Working From Home

It's great, but requires a lot of discipline.

Today ended my sixth week working for Telligent. Like most of the other members of the product development team, I’m working remotely from home. It’s been a very interesting adjustment, and I figured I’d share my experiences.

First, the good stuff:

  1. You can control your working environment. For the first three weeks, I sat in an old cheapo Staples desk chair at my old uncomfortable desk, until I was able to barter with my wife to let me re-organize the office. I’m now sitting in a Herman Miller Mirra chair at a much more ergonomic desk from Ikea. I have a comfortable (cushioned) chair in my office where I can sit, relax, and think. I can play music through speakers without needing to worry about coworkers, and I can close my office door to talk on the phone, video-conference, or if it just gets too noisy. I’m a natural control freak when it comes to environment while I work, and after working in a “bullpen” environment (one big room without cubes), this is a huge improvement. Incidentally, if you’re wondering, yes, the Mirra is expensive, and I was skeptical too, but it’s worth every penny. It’s so comfortable that I actually look forward to sitting in it.
  2. You can’t beat the commute. I’ve been fortunate not to have to drive more than 35 minutes or so to work for any job I’ve held, but just knowing that I don’t have to get in the car and drive across town is a nice feeling. Not to mention the savings on gas is great, and I suspect that once the Ohio winter strikes, I’ll like the fact that I don’t have to leave the house even more! I’ve also found that my days seem longer, and once I get through the transition period I’m hoping to devote my newfound spare time to side projects like Ninject and Ideavine, as well as a couple of other things I have up my sleeve. Who knows, I might even blog more than once a month! :)
  3. You get to spend more time with your family. My wife is a graduate student, and she’s able to work from home most of the time. It’s nice to be able to spend additional time with her, even if it’s just having lunch or taking a break to talk with her for a few minutes every couple of hours. For others, being able to spending time with children is great. My wife and I don’t have any children, but we do have a couple of dogs, and it’s nice to be able to have them around while I work. They tend to cry sometimes, but they’re starting to learn that when I’m sitting at my desk, they need to relax and wait for me to pay attention to them.
  4. Working without pants is finally a reality. Just kidding. :)

Of course, working at home isn’t without some challenges:

  1. It’s easy to get distracted. Being at home brings with it a certain mindset. It’s important to keep in mind that when you’re working, you’re working, and while you can take short breaks, you need to stay on task or it’s easy to meander off. It’s easier to get off-task when you’re in the “at home” mindset. I think this is largely because of the transition — although I’m used to working on side projects and moonlighting consulting from home, I’m not used to doing it for my “day job”. I’ve noticed as I’ve gotten more accustomed to it, I’ve become more effective at remaining on task.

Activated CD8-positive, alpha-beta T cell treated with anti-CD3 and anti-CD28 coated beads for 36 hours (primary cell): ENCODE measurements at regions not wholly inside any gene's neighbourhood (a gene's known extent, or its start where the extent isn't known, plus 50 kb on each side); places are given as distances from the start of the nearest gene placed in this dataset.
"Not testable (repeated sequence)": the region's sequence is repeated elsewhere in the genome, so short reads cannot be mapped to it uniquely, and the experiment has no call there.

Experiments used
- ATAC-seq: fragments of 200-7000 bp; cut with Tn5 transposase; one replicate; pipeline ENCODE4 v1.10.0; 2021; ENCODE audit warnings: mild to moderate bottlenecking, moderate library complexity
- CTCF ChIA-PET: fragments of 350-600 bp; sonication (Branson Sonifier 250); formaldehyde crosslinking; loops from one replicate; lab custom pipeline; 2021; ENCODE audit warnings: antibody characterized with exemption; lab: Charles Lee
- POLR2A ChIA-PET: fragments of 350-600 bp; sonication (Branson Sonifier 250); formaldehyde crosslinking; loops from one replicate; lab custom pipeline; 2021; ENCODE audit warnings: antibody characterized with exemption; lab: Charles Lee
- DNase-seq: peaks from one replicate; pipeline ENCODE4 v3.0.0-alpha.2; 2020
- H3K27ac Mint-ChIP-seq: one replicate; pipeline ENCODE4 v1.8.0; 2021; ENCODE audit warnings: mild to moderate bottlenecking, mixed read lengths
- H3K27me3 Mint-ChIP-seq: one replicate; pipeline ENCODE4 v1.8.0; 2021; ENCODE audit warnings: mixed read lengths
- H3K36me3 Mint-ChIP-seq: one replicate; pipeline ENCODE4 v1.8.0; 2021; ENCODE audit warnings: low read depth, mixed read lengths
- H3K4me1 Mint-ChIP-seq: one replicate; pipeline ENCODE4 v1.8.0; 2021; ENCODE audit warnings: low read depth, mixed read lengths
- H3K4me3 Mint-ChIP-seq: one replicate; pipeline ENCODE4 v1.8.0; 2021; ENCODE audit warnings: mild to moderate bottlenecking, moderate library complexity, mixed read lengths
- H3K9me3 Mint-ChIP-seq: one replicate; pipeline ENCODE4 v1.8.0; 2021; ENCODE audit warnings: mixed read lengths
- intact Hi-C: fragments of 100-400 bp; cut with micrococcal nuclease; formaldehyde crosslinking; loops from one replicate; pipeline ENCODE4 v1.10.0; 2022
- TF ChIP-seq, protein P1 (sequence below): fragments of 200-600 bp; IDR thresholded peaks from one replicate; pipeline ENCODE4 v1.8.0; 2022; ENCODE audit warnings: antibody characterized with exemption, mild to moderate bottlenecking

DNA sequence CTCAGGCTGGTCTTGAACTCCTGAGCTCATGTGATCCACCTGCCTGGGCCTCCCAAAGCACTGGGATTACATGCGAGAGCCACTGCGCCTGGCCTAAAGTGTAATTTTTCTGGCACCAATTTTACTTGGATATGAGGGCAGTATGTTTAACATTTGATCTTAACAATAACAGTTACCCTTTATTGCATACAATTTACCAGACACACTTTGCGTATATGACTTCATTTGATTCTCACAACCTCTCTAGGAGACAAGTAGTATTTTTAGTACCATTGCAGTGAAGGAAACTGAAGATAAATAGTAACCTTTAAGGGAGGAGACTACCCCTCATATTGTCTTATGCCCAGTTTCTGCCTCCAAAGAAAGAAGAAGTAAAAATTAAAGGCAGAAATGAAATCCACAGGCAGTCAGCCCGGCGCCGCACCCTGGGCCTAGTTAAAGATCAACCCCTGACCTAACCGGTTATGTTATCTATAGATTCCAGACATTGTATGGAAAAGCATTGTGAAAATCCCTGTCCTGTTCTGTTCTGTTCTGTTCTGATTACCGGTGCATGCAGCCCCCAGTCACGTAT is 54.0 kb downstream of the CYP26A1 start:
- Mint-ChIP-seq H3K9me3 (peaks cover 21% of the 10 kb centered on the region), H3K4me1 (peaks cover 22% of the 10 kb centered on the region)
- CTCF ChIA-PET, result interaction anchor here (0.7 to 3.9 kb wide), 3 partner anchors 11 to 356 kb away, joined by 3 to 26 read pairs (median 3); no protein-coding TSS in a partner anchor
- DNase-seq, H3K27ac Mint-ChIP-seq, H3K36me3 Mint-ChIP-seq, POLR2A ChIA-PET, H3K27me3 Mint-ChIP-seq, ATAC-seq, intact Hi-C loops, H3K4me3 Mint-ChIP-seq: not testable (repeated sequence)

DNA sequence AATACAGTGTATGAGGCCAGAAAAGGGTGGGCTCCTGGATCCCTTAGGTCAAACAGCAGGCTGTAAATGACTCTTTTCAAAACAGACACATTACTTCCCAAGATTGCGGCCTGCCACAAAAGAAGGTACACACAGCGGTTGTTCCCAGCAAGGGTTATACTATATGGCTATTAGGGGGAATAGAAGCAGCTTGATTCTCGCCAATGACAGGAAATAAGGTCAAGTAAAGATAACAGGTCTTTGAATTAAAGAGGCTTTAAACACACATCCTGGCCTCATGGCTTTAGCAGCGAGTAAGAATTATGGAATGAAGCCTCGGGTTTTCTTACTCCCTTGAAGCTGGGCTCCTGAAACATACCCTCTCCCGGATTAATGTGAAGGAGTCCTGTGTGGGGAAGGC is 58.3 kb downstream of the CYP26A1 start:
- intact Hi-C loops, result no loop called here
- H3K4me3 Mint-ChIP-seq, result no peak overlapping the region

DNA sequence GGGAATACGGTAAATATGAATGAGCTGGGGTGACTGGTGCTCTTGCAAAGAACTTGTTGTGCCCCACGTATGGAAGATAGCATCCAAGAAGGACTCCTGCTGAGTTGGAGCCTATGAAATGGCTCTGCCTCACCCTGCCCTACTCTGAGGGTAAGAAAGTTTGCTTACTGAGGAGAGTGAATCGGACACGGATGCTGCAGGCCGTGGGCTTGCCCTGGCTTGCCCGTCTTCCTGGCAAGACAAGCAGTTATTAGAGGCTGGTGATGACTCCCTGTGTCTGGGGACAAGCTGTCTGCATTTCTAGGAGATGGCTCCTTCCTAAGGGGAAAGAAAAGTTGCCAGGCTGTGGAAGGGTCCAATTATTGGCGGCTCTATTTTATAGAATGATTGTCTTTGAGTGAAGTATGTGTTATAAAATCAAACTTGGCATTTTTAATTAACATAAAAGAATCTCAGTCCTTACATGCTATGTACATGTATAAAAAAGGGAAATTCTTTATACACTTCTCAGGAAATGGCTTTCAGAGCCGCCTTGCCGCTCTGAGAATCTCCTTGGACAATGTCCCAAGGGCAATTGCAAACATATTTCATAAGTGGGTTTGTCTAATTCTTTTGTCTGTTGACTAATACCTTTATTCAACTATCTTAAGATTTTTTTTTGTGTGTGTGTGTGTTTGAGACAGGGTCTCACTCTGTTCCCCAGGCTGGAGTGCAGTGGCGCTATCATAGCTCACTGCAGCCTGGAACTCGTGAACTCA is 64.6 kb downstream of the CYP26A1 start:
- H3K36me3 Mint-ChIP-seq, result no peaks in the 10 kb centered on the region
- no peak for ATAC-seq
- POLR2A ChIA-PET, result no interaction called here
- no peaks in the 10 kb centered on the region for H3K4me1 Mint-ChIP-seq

2. It’s even easier to work too much. Since your office is your home, your home is also your office, and so you never really “punch out”. I’m also a natural workaholic — programming is more “fun” to me than “work” a lot of the time — so it’s easy for me to come back into the office after dinner and continue to work, even though I really should be done for the day. As part of my transition into telecommuting, I’m trying to draw stronger lines between work-time and off-time.
  3. Communication with the rest of the team is more difficult. Fortunately, Telligent has a pretty firm grasp on how to manage remote workers. Video conferencing makes a huge difference in terms of ease of communication — for whatever reason, seeing the other person’s face as they speak makes a dramatic difference both in the efficiency and quality of the conversation. We use a pretty lightweight Agile practice, and instead of daily stand-ups, we have daily video conferences via Tokbox. (The tool isn’t the best, but so far it’s better than any others that I’ve tried for multi-party video chat.) In terms of communication, the continuum is (with increasing efficiency): Twitter, email, IM, IRC, voice, video, then real-life.
  4. You become even more reliant on technology. Our cable internet was knocked out by the remnants of Hurricane Ike a few weeks ago, and was out for 3 days. We were fortunate enough not to lose power for more than a few minutes, but I was forced to go to my wife’s office at the University in order to work. When you telecommute, losing your internet connection is kind of like having your car break down — except you can’t get a rental or bum a ride to work. We’ve since invested in business-class cable, and while it doesn’t help with widespread outages, I at least get a guarantee of same-day or next-day service. At least I have my wife’s office to fall back on if need be — although I suppose I could always be a wifi leech at Panera. :)

All in all, I have to say that so far the benefits vastly outweigh the detriments. Maybe I’m biased, though, since I’m really interested in the products that Telligent makes, and am jazzed by the stuff I get to work on. (They actually pay me to do this stuff! Suckers. :D)